New short-term employment projections from the Idaho Department of Labor show Idaho’s healthy rate of job creation is expected to continue over the next two years. Total employment in Idaho — including self-employed and family businesses — reached a new high of 854,474 in the base period in 2022. This is projected to grow by 1.4% annually, reaching 878,100 in 2024.
The robustness and consistency of Idaho’s labor market has been a shining light in past years, with the state consistently leading the country in job growth. In 2020, COVID-19 led to significant job losses in a very short period of time — with almost all job losses occurring in March and April, but Idaho demonstrated its economic vitality with a quick rebound, returning to rapid job growth the following year. In fact, job growth in Idaho has been so strong that, even with the setback in 2020 during the pandemic, total employment in 2022 still reached and even exceeded forecasts.
Figure 1: Total employment in Idaho 2016-2022, with Idaho Labor 2024 projection
Many signs continue to indicate strength in Idaho’s labor market going forward, including low unemployment levels, high levels of in-migration, high levels of job openings and high wage growth. These factors, combined with ongoing inertia in the labor market, offer confidence that Idaho will continue along this strong growth path in the coming years.
Job growth is not expected to be distributed equally among industries in Idaho. The fastest-growing industries are projected to include Information (+2.8% annually), construction (+2.5%) and transportation and warehousing (+2.4%). Health care is again expected to account for the most net new jobs, with 4,098 new jobs projected (+1.8% per year).
These patterns of growth are closely tied to two broad economic trends: namely, the growth and ageing of Idaho’s population – and a continued shift towards e-commerce.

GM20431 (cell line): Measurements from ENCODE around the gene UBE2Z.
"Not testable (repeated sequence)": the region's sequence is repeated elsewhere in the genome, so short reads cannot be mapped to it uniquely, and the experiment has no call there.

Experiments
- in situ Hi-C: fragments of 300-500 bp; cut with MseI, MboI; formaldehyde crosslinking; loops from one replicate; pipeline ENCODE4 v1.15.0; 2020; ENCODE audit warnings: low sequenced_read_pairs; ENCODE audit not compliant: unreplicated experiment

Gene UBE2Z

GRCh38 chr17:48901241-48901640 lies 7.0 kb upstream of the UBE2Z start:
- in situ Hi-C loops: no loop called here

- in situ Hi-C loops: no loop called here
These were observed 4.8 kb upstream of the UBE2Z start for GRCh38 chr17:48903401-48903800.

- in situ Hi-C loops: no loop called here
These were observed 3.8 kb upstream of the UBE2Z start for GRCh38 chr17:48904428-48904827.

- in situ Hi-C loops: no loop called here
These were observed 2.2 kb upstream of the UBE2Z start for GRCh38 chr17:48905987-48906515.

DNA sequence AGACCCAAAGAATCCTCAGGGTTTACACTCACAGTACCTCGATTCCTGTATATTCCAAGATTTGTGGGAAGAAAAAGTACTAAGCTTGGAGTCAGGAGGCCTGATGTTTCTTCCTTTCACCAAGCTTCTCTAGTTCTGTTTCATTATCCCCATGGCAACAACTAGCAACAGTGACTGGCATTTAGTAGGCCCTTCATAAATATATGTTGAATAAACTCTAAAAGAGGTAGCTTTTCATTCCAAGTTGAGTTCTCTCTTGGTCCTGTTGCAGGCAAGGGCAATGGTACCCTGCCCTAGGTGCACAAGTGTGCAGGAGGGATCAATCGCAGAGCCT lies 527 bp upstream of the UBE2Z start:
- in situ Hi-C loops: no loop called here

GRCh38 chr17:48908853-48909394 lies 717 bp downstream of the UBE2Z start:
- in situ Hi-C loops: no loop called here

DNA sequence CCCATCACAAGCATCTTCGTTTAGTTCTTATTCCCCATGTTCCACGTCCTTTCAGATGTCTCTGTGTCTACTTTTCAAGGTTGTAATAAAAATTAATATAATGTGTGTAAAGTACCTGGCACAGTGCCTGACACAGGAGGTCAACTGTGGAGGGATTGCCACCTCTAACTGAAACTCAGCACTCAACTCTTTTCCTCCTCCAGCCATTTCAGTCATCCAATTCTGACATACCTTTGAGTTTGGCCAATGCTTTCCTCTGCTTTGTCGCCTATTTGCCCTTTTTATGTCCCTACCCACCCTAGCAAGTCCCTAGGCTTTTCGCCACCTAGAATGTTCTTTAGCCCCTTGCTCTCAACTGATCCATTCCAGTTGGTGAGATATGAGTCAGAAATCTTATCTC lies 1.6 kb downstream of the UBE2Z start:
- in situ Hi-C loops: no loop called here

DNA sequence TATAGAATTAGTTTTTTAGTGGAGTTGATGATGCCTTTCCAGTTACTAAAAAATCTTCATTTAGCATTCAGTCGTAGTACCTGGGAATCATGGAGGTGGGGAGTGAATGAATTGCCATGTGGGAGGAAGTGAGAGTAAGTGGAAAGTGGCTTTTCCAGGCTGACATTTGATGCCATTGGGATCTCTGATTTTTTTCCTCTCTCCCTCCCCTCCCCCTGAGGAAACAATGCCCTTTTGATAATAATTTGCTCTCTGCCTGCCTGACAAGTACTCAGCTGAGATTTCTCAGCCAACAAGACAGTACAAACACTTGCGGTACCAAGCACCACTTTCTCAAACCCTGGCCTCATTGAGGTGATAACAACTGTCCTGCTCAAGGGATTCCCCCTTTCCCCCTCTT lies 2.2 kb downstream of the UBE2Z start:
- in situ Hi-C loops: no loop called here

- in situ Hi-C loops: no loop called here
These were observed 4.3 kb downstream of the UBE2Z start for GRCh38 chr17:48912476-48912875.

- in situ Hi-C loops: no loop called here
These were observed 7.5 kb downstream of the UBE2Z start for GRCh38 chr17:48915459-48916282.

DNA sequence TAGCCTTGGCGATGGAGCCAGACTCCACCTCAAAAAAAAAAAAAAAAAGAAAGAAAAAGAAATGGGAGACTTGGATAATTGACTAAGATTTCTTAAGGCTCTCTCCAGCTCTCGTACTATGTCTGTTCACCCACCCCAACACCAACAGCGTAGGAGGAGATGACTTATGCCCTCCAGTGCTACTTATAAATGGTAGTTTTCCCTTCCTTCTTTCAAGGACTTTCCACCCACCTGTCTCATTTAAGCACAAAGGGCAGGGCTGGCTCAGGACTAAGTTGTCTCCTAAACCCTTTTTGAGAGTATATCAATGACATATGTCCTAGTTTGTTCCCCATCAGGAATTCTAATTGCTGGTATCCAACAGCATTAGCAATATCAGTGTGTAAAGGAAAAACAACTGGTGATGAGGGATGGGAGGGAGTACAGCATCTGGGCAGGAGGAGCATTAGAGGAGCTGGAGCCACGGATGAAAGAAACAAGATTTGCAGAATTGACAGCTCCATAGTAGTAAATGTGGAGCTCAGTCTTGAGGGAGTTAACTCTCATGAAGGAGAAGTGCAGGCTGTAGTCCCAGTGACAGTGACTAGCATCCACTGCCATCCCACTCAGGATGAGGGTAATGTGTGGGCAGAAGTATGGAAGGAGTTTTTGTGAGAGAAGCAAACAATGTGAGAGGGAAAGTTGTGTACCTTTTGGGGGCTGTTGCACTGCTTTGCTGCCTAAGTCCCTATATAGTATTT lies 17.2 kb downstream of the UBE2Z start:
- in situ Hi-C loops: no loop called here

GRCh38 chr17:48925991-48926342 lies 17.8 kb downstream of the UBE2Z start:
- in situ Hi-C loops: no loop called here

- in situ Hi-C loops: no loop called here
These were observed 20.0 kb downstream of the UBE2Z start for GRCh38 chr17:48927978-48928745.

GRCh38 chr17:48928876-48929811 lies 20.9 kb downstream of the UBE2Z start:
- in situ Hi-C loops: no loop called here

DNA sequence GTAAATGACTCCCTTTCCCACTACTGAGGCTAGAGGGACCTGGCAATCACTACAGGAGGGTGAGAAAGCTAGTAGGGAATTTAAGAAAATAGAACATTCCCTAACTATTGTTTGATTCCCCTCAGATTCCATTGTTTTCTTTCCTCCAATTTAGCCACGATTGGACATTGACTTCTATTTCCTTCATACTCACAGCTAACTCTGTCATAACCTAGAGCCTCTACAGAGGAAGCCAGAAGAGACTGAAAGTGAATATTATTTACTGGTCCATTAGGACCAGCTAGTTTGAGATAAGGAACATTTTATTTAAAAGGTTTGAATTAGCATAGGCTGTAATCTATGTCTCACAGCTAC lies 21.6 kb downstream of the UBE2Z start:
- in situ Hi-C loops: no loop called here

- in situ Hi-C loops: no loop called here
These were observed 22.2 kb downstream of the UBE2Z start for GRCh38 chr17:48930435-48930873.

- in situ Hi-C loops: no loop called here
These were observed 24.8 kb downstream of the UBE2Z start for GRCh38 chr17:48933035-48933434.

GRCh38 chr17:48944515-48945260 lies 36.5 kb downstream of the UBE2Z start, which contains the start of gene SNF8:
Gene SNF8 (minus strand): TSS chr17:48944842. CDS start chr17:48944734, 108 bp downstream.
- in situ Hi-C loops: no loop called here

Idaho’s rapid population growth continues to strain the state’s housing supply. The need for new housing leads directly to high growth in both construction and real estate services. Both industries have high growth projections. Furthermore, the ageing of Idaho — with 65 and older residents making up most of the state’s population growth — leads to higher demand for health services and corresponding growth in health care.
Simultaneously, American consumption continues to shift increasingly more towards online purchasing and away from brick-and-mortar retail. Accordingly, the growth projection for retail trade in Idaho is relatively low —only 0.7% per year, well below the overall growth rate. Meanwhile transportation & warehousing is relatively high (+1.7%). This is mostly due to the overall economic shift towards distribution and delivery services through e-commerce growth.
While many have questioned whether the national economy is heading for turmoil – pointing to issues like stubborn inflation, rising interest rates and inverted yield curves (when long-term interest rates are less than short-term interest rates) – the labor market continues to be a point of major strength, and this is particularly the case in Idaho.
Unemployment remains around record low levels in most of the state, while hiring activity remains strong. In the short-term, Idaho’s labor market is showing nothing but strength and dynamism. If anything, the market is most likely to suffer from a lack of workers, rather than a lack of job creation. The state’s recent record of strong job growth and economic resilience can give residents and workers confidence in the economic future of Idaho.